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THE ARCHITECTURAL

RECONSTRUCTION
OF NATURE
DAVID GISSEN
I.
Buildings approaching the forms of mountains and caverns;
structures that appear as rivers and clouds: the contemporary
architects producing these conditions advance an agenda that
we can provisionally term the architectural reconstruction of
nature. In addition to representing relationships to nature, the
processes or shapes of nature, this architecture also appears to
bring nature back into the view and experience of the city. This
represents both an architectural construction and re-construction
of nature because architects impart a novel return of the urban
environment to a partially pre-modern and pre-industrial state:
Images and experiences of nature appear where they should not
appear anymore.
By understanding contemporary work as part of an architectural reconstruction of nature, we forge connections between
architectures history and the heart of contemporary socio-natural
debates. Within the history of architecture, the work of the architect often appeared as an act of reconstruction, and very often
this reconstruction effort involved reproducing the features and
elements of nature itself. From the eighteenth century to the
early twentieth, numerous architects understood architecture
as a discipline that both literally and analogically reproduced
natural form. But contemporary architectural reconstructions of
nature also relate to a peculiar contemporary moment in which
reconstruction is the modus operandi for politicized forms of
environmentalism. Throughout many cities we see efforts to
reconstruct the urban atmosphere and ground to its pre-industrial
cycles. These new insertions of topography and verdure and
corrections to the atmosphere are situated against the existing
spaces of the modern and contemporary city.
As an interpretative lens for considering the role of nature
in architecture, the architectural reconstruction of nature idea
also presents complex challenges to contemporary architectural
theory. A reconstructive reading of nature-architecture complicates the claim that contemporary ecological, bio-mimetic, and
geo-mimetic work operates in a post-representational regime.
Eco-scientific emphases on systems and metabolisms, and materialist philosophies of immanence and flow, challenge the idea
of architecture as a historically constituted system of representation. These theoretical frameworks demand an embrace
of a natural present against the concepts of representation and
history. Opposing these theories, the very term reconstruction

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ARTIFICIAL MOUNTAINS AND


CAVERNS IN THE CHINESE
MANNER, JOHANN BERNHARD
FISCHER VON ERLACH, 1721.

offers an interpretation of nature in architecture that de-emphasizes physical interrelations and focuses instead on imagery and
historical characteristics. By connecting contemporary work
to the idea of reconstruction, we provide a firmly architectural
setting for future explorations of nature in architecture.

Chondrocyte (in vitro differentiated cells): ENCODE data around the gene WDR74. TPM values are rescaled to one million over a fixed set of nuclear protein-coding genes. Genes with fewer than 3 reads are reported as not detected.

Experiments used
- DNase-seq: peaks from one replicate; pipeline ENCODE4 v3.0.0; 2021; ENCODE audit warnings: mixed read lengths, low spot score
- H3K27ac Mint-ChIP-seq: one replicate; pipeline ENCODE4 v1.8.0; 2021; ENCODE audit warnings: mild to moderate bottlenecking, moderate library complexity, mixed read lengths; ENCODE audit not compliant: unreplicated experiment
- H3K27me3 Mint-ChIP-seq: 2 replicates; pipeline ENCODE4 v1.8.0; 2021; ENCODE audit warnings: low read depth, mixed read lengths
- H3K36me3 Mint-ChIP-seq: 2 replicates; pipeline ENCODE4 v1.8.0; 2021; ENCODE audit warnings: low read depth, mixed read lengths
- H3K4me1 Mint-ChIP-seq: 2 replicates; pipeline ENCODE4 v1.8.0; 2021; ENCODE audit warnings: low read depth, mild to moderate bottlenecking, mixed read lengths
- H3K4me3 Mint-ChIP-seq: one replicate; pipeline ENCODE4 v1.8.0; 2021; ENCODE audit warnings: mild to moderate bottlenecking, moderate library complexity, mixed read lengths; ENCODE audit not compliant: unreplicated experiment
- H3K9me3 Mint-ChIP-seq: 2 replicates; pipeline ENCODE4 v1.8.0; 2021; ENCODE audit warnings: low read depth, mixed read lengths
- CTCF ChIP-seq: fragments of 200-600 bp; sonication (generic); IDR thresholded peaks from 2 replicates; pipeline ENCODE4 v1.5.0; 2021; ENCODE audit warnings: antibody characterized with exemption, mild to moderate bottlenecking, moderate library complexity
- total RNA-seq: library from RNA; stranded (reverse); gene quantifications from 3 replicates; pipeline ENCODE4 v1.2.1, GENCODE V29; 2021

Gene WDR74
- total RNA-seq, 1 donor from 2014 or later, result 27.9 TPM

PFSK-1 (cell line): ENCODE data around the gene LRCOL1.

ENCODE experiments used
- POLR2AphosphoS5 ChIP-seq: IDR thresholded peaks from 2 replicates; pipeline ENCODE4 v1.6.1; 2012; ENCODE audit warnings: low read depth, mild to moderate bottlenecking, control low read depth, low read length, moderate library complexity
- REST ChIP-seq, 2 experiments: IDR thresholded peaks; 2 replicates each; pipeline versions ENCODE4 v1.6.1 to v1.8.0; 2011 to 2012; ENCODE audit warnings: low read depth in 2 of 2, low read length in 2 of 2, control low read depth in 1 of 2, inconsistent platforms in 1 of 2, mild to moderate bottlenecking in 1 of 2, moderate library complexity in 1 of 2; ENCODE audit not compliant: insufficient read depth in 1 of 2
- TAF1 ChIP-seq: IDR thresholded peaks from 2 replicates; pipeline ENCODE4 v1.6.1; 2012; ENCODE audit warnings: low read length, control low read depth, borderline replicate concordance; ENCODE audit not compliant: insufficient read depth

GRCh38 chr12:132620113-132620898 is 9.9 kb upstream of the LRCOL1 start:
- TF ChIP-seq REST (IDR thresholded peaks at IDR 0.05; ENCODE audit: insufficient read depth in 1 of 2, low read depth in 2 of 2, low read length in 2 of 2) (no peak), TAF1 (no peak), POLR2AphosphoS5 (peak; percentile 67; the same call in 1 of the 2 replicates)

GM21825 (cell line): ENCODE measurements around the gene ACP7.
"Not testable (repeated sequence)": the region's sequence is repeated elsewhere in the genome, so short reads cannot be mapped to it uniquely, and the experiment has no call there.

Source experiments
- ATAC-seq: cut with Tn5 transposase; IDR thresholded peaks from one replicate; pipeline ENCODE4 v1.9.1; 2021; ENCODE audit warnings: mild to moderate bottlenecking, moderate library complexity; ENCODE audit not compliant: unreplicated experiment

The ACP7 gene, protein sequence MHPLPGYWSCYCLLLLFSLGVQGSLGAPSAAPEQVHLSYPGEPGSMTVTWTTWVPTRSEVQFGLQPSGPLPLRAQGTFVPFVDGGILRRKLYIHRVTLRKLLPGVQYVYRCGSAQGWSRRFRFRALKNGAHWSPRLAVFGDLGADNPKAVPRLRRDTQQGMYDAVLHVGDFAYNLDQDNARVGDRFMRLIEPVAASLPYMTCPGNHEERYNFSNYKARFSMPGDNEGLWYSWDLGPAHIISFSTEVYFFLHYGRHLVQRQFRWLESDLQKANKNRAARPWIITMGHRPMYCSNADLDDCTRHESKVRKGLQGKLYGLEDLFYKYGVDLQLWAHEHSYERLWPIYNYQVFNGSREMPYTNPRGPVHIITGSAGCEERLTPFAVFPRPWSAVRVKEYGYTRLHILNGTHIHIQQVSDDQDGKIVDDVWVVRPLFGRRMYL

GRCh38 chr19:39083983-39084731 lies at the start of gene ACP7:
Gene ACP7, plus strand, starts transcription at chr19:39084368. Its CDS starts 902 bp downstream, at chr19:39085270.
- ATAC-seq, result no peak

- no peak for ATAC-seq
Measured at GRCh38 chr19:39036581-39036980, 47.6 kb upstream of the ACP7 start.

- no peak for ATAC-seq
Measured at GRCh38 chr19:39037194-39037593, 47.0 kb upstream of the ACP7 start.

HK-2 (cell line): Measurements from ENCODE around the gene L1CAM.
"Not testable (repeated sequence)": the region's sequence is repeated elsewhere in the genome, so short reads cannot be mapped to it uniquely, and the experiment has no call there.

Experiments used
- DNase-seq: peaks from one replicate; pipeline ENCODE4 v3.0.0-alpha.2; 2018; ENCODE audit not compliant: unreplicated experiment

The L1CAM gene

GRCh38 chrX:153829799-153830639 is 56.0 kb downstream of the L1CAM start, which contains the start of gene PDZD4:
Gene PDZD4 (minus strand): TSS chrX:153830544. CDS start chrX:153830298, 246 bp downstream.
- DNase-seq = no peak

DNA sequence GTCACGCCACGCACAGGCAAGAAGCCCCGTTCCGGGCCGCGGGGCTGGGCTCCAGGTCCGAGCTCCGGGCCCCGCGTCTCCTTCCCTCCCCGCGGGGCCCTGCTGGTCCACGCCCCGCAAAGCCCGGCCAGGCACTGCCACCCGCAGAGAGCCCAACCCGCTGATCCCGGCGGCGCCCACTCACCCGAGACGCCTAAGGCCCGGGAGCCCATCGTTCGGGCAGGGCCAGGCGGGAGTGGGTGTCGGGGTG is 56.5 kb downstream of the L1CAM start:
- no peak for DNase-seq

II.
From fifteenth-century drawings of ancient Mediterranean
temples to more contemporary drawings of early twentieth-century
skyscrapers, reconstructions have always played a role in the
representational and theoretical features of architecture. The
concept of reconstruction within architecture generally refers
to a process by which architects visually represent the buildings
of the past. The term may also refer to the literal act of rebuilding,
but it almost always carries a connotation of historical recovery
and investigation. Most architectural reconstructions entail drawn
restorations and restitutions of ancient buildings in ruinous states
or lost to time. In the eighteenth and early nineteenth century,
reconstructions took on a more vital position in what architectural historians call the archaeological architecture of early
modernity. European architects studied surviving descriptions and
remnants of ancient buildings in an attempt to wrestle with the
authority of antiquity. Reconstructions of the structures of ancient
Athens and Rome elaborated a historicist theory of architecture,
where the languages, or styles, of past epochs and civilizations
represented architectural theoretical principles.
Little known among architectures reconstructive project
are reconstructions of nature; projects that also entailed aspects
of historical recovery and visualization. Within one of the most
central and early works on architectural history and reconstruction Johann Bernhard Fischer von Erlachs Entwurff
Einer Historischen Architectur (Plan of Civil and Historical
Architecture) of 1737 the architect presented reconstructions
of ancient landscapes, the gardens of Babylon, mythical watercourses, and lost caverns. In one illustration from this book,
DAVID GISSEN
THE ARCHITECTURAL RECONSTRUCTION OF NATURE
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Fischer von Erlach reconstructed a reconstruction of nature an


artificial mountain and cavern he imagines from ancient China.
Fischer von Erlach situates the reconstruction of nature as
an aspect of both the history of architecture and the practice of
historicism in architecture. His drawings construct the languages
of the architectural past and past natural languages. Containing
rough edges, craggy outcroppings, and a generally un-worked and
unfinished impression, the nature of past civilizations becomes a
nature raw and jagged. Fischer von Erlachs architectural reconstructions would influence the practice of architecture for almost
one hundred years. The reconstructions of nature within this